After almost two months in captivity, when it became clear the government would neither negotiate with the Red Brigades nor release any of its jailed members in return for Moro, the kidnappers executed the former Italian Prime Minister. His bullet-riddled corpse was left in a car trunk to rot, and for authorities to find.
Moro’s murder has inspired widespread and well-founded suspicions that Gladio operatives infiltrated the Red Brigades to push the group to commit excessively violent acts in order to foment popular demand for a right-wing law-and-order regime. More than perhaps any other incident, his killing fulfilled the objectives of the security state’s strategy of tension.
Whether or not Moro was a casualty of Gladio, a declassified November 5th 1990 Foreign Office memo authored by Britain’s then-ambassador to Rome, John Ashton, makes it clear that London knew much more about the case than has ever been disclosed publicly by any official source. (Read the full Ashton note here).
“There is circumstantial evidence one or more of Moro’s kidnappers was secretly in touch with the security apparatus at the time; and that the latter deliberately neglected to follow up leads which might have led to the kidnappers and saved Moro’s life,” Ashton declared.
What’s more, according to the British diplomat, the presidential crisis committee responsible for attempting to rescue Moro was part of the notorious P2 – the “subversive Masonic lodge” composed of political elites loyal to Gladio.
According to Ashton, P2 was just one of many “mysterious right wing forces” striving “by terrorism and street violence to provoke a repressive backlash against Italy’s democratic institutions” under the “strategy of tension.” And President Cossiga was completely unaware it had infiltrated his crisis committee.
In April 1981, magistrates in Milan raided the villa of Licio Gelli, an Italian financier and self-identified fascist who founded P2. There, they uncovered a list of 2,500 members which read like a “Who’s Who” of Italian politicians, bankers, spooks, financiers, industrialists, and senior law enforcement and military officials. Among the cabal’s most prominent members was Silvio Berlusconi.
Moro’s “historic compromise,” under which the communists “made possible Andreotti’s government”, would be the party’s “final step before their own entry into government.” Ashton stated that this development “was anathema to P2,” which was “then in virtual control of [Italy’s] security apparatus,” and also to many non-P2 establishment politicians, and also to the US,” and sought to “eliminate once and for all any possibility that the Communist Party… might achieve national power.”
Ashton acknowledged “circumstantial evidence” of “US support for P2.” In reality, P2 founder Gelli was so well-connected to Washington’s national security and intelligence apparatus, the CIA’s Rome station had explicitly charged him with establishing an anti-communist parallel government in Rome.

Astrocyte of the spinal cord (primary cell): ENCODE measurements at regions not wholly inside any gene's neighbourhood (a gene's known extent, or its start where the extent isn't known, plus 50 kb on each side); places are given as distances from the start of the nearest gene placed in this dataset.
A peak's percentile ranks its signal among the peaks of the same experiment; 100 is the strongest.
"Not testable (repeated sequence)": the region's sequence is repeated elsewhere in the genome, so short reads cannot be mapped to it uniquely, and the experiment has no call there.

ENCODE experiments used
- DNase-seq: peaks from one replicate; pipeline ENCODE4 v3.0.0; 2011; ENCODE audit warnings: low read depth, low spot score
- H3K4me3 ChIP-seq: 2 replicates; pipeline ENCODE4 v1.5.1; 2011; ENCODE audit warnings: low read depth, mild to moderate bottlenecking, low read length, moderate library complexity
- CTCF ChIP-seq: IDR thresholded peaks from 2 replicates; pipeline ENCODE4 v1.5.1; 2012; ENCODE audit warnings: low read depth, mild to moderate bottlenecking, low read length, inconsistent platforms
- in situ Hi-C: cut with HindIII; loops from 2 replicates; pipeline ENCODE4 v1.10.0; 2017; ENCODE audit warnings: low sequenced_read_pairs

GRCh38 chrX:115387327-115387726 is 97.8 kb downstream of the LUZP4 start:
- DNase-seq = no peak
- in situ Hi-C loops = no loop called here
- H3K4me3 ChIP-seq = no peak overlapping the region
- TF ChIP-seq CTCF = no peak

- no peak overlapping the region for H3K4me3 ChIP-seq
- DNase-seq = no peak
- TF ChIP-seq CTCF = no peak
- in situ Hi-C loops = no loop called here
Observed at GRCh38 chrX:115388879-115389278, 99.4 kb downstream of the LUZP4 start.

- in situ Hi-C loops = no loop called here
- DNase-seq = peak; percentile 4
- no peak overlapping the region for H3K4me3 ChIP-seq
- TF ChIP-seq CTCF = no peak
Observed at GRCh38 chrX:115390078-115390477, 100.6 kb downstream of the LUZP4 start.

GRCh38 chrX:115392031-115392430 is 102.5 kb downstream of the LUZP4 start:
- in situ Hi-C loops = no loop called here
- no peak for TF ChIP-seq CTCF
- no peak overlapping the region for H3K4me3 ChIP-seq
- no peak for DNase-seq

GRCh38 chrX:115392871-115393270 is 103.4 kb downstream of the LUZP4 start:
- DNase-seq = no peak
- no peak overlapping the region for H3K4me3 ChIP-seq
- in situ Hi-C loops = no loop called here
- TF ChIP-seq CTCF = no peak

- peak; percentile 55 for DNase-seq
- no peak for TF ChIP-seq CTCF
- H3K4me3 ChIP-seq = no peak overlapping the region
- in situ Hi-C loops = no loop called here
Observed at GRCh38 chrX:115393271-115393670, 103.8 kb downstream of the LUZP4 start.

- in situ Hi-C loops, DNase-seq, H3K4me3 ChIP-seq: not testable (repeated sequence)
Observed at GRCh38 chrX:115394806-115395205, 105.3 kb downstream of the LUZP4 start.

Subsequent investigations showed how Henry Kissinger helped oversee the recruitment of 400 high-ranking Italian and NATO officers as P2 operatives in 1969. The US was so grateful for Gelli’s anti-communist purge that it made him a guest of honor at the inauguration ceremonies of US Presidents Gerald Ford, Jimmy Carter and Ronald Reagan.
Ashton concluded his revealing note by noting the truth about Washington’s involvement in Rome’s bloodspattered “Years of Lead” would “probably never be known.” The full extent of Britain’s involvement in terrorist attacks, government overthrows, destabilization campaigns and other heinous skullduggery under the aegis of Operation Gladio, not merely in Italy but throughout Europe, will almost certainly remain a secret as well, and by design.
It was not until 1993 that the public learned how the US and British gifted munitions to Gladio operatives to foment bloody acts of terror across Italy. As Francesco Fulci told his NATO friends at the “super-restricted” meeting, Washington and London supplied the perpetrators of mass casualty attacks including the 1980 bombing of Bologna Centrale railway station, which killed 85 people and wounded over 200.
Those responsible for these hideous crimes have eluded justice in almost every case. Several of the Bologna massacre’s chief suspects, including committed fascist and confirmed MI6 asset Robert Fiore, escaped to London. Britain refused to extradite him and his co-conspirators despite their convictions in absentia for violent crimes.
The extensive experience British intelligence obtained in Operation Gladio raises questions about the lessons the MI6 has applied to current covert operations in theaters of conflict. As The Grayzone revealed in November 2022, British military and intelligence veterans have trained and sponsored a secret partisan terror army in eastern Ukraine to carry out acts of sabotage in Crimea and other majority-Russian areas. The plan called for the training of cells of ideologically dedicated Ukrainians to “shoot, move, communicate, survive.”
About the author
Kit Klarenberg is an investigative journalist exploring the role of intelligence services in shaping politics and perceptions.